INVESTIGATION REPORT: Indonesian Slaves on Taiwan Ships  

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  • TEMPO.CO, Jakarta - A joint investigation conducted by Tempo and a Taiwanese news media The Reporter, uncovered practices of inhumane treatments received by Indonesian crews working onboard Taiwanese fishing vessels on international waters. The investigation revealed that the Indonesian ship crews received bad treatments, forced to work for more than 20 hours, and were provided with forged sailor books.

    Because the crews were wroking illegally, they are not subject to legal protection provided by the Taiwanese Labor Law. As a result, the crews were not elligible for health insurance coverage or even a proper identity card. Tempo recounts the story of an Indonesian sailor enslaved onboard a Taiwanese fishing vessel.

    The invitation to become a fishing vessel crew came when Rizki Oktaviana was unemployed. Ricky said that in 2013, a man from Cirebon, West Java, paid him a visit. "He promised me a high salary and a bonus from the captain everytime the ship docks," Rizki said in an interview with Tempo on December 2016.

    Rizky was immediately lured by the prospect but could not afford the amount of money requested by the "sponsors" – a term used for a seafarer broker. The broker initially demanded Rp 6 million for administrative purposes, but later agreed with Rp 2 million after several negotiations.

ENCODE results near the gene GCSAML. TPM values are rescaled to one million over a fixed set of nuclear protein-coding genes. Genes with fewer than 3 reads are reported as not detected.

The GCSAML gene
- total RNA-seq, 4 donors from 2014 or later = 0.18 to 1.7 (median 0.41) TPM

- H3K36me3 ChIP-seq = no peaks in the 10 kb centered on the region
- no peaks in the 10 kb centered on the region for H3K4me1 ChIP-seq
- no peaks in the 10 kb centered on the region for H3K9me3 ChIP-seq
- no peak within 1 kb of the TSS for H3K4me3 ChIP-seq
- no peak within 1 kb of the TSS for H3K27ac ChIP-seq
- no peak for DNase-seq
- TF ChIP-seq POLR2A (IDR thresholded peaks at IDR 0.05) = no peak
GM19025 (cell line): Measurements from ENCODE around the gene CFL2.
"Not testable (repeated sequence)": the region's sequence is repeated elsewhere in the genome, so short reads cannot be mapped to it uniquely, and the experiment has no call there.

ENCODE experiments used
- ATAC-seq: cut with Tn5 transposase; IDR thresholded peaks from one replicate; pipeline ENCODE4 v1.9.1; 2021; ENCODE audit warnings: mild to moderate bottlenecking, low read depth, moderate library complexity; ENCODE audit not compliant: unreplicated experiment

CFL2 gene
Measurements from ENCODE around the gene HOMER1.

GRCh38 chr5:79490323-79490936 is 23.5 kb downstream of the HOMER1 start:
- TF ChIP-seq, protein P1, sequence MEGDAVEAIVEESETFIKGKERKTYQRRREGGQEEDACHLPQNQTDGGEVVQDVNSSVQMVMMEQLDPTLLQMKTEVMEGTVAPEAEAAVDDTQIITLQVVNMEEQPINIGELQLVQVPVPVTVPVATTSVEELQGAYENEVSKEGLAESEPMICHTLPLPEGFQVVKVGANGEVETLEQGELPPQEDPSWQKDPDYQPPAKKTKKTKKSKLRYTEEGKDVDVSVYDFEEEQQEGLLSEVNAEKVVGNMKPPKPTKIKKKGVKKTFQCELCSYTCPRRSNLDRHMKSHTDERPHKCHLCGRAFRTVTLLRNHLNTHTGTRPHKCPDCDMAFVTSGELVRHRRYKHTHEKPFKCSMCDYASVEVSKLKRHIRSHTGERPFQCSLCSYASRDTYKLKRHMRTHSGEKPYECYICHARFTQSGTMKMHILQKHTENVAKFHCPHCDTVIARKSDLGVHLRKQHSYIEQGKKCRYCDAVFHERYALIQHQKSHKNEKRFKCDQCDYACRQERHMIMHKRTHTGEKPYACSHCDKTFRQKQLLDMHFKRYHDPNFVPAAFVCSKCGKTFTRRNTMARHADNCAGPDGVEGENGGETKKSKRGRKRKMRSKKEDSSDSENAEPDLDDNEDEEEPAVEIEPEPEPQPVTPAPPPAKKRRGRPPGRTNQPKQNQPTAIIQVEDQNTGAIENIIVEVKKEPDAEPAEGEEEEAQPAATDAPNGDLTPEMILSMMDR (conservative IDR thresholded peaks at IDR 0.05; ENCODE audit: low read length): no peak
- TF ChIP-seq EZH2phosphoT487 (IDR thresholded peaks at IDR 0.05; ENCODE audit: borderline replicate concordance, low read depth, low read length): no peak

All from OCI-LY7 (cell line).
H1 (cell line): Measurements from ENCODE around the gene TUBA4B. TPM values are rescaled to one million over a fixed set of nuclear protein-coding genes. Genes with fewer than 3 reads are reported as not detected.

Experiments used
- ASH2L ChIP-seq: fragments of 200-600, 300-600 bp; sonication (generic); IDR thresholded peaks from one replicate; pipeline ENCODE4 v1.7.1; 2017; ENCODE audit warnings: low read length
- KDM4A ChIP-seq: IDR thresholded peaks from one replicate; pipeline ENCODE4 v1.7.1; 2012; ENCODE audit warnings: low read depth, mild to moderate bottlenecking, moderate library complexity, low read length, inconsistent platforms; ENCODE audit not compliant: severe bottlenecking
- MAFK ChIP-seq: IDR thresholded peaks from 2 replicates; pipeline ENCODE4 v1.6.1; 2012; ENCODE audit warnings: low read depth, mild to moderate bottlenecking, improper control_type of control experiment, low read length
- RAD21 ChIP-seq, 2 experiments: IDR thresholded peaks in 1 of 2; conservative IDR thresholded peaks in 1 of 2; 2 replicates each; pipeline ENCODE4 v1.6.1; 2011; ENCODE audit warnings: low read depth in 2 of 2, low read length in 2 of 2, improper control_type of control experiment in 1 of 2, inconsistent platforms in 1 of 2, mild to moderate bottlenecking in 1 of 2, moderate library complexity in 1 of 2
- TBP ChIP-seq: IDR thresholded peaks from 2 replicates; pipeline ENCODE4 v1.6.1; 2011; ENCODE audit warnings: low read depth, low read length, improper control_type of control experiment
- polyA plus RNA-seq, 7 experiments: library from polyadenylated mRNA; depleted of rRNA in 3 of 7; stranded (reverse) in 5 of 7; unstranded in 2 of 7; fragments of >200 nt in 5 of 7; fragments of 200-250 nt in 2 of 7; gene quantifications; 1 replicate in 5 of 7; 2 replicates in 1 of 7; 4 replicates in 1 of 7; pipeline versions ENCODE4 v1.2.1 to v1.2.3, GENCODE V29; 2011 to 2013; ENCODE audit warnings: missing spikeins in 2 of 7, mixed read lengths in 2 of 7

Rizky was then brought to Bekasi, to a ship crew placement agency, where another 50 people were waiting to depart to their assigned ships. Rizky temporarily lived with the other crews in a 3x40 square meter room. The room was so tiny that they had to regulate their sleeping hours.

    While they were waiting, the prospective crews were forced to fix roads around the agency's office area for no salary. They were even forced to repay Rp 20,000 daily meal expenses, which will be cut from their future salary.

    Rizky was already reuctant to depart. But the agency threatened that Rizky will be forced to pay Rp 25 million if he refuses because the documents and tickets have already been issued. Under such threat, Ricky signed the work contract.

    The contract was presented to the crews at night under poor lighting conditions. The crews were only given 10 minute to read the whole contract. Many claimed that the only detail that they were aware of is that they would receive US$ 200 monthly salary. However, they were unaware of the clause stating that their salary would be cut to guarantee that they will not escape.

    At the day of the departure, Rizky was flown to Cape Town, South Africa, where he met with Homsang, a 26-years old Taiwanese who is waiting for a fresh batch of ship crews. Dreams of living in prosperity immediately disappeared, replaced by seven months of slave-like work environment: working more than 20 hours a day, eating whatever they can find, and tortured for slacking off.


    Read the full Investigation Report in Tempo Weekly News Magazine and Tempo English Magazine